The International Eye Foundation (IEF) is a nonprofit organization dedicated to preventing blindness and restoring sight. Founded in 1961 by John Harry King Jr., MD and Thomas A. Dooley, MD as the International Eye Bank, IEF changed its focus from corneal transplantation to prevention of blinding diseases in 1965 and changed its name to the International Eye Foundation to ensure the delivery of eye care to underserved communities throughout the developing world.
In 1999, the organization evolved by reorienting its programming toward sustainability of eye hospitals in under-developed countries. SightReach® Management, IEF’s flagship program, invests in and provides technical assistance to private, charity, and government eye hospitals to transform how they deliver eye care. The goal is to achieve a level of financial self-sufficiency and reduce dependence on donations, yet still be able to serve the poorest individuals in need of care. IEF’s approach focuses on building local management capacity, quality services, financial resources, cost reduction, and creative pricing structures enabling revenue generating services that cross-subsidize services for the poor.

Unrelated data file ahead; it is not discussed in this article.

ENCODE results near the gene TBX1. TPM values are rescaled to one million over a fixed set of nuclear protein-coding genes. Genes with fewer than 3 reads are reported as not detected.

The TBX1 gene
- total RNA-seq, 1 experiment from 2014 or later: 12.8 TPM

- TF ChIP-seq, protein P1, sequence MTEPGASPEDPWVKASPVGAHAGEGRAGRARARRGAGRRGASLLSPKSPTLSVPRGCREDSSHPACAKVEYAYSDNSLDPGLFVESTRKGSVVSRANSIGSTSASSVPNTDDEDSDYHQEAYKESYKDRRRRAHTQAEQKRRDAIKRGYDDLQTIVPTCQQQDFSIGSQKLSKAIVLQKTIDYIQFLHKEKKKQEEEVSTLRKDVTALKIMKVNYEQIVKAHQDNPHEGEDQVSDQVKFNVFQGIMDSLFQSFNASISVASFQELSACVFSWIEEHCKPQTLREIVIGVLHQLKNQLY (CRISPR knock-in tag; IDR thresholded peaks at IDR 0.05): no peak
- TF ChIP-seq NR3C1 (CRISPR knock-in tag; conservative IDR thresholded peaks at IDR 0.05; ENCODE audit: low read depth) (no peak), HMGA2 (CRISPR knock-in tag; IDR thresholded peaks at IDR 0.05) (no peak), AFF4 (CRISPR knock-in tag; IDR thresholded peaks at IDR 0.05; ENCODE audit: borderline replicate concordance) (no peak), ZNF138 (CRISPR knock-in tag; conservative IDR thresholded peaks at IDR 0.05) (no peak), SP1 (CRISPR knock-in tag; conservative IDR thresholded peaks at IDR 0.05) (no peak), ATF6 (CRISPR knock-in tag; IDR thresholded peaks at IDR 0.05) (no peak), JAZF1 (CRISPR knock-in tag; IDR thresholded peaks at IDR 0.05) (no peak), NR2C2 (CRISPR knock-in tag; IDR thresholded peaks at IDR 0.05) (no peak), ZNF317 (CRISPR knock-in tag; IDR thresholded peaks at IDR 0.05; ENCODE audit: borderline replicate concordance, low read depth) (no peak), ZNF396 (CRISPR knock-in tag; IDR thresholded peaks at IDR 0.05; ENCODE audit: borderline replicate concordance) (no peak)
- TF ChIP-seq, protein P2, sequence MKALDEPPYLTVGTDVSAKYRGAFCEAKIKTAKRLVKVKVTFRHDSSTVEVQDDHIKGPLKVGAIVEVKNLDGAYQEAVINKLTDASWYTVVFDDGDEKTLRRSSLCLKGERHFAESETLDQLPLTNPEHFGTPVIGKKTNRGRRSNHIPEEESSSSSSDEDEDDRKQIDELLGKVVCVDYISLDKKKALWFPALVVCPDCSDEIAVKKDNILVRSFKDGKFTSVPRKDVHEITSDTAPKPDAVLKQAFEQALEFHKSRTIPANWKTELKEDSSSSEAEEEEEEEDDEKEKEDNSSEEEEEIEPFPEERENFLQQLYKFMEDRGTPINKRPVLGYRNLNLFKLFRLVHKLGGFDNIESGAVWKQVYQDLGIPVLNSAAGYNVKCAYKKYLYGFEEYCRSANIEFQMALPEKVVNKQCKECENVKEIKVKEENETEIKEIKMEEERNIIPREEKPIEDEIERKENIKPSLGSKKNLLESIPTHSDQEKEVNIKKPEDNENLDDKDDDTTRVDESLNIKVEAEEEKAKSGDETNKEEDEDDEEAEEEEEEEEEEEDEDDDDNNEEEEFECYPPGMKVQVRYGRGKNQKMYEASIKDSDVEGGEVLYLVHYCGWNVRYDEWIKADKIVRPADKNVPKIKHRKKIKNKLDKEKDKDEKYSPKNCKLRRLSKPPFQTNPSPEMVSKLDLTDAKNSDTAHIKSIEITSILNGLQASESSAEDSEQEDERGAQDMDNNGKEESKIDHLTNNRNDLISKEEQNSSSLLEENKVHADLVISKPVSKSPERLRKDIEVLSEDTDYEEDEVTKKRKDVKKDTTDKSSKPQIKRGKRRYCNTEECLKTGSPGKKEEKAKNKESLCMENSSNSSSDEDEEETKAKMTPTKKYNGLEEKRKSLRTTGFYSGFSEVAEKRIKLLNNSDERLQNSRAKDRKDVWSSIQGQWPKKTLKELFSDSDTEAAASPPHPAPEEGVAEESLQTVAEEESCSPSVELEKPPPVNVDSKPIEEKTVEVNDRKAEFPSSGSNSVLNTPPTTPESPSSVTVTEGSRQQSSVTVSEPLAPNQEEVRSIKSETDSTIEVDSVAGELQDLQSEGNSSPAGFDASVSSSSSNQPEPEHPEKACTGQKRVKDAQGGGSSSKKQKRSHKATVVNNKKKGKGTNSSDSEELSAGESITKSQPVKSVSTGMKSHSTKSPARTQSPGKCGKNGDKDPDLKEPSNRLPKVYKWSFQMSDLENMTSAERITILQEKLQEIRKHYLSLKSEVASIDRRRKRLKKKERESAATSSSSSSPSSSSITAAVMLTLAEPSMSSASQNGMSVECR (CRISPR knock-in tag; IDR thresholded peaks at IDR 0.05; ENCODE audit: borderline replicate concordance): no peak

By increasing the number of patients examined by 10% to 40% year on year, increasing cataract surgery by at least 10% up to 300% year on year, and by increasing earned revenue by 10% to 30% year on year, existing human and technological resources demonstrate a huge impact on reducing blindness rates. Additionally, the eye hospitals themselves will have the capacity to afford and maintain sub-specialists such as retina specialists, improve and maintain critical technology, and treat patients with conditions such as macular degeneration and diabetic retinopathy who require sub-specialist care. IEF’s goal is to build strong institutions that can grow and expand services, build strong reputations for quality care, and prevent “brain drain” of qualified ophthalmic personnel. IEF is a thought leader in sustainability programming and was the first organization to adapt the successful models in India outside the Indian sub-IEF continues to support onchocerciasis (river blindness) control and neglected tropical disease programs in Cameroon. Onchocerciasis control programs delivering community-based Mectizan® were pioneered by IEF in 1990 in Guatemala and with Africare in Nigeria as soon as Mectizan® became available for human use by Merck and Company, Inc. Additional programs were pioneered in Cameroon and Malawi in 1992. Guatemala was declared “onchocerciasis free” by the World Health Organization in 2016.
IEF is the Technical Advisor to the US Agency for International Development’s (USAID) Child Blindness Program (CBP) which provides grants to pediatric eye care programs around the world. Focusing on threats to eye health in children, IEF influences how grants are made in order to achieve quality and impact for USAID.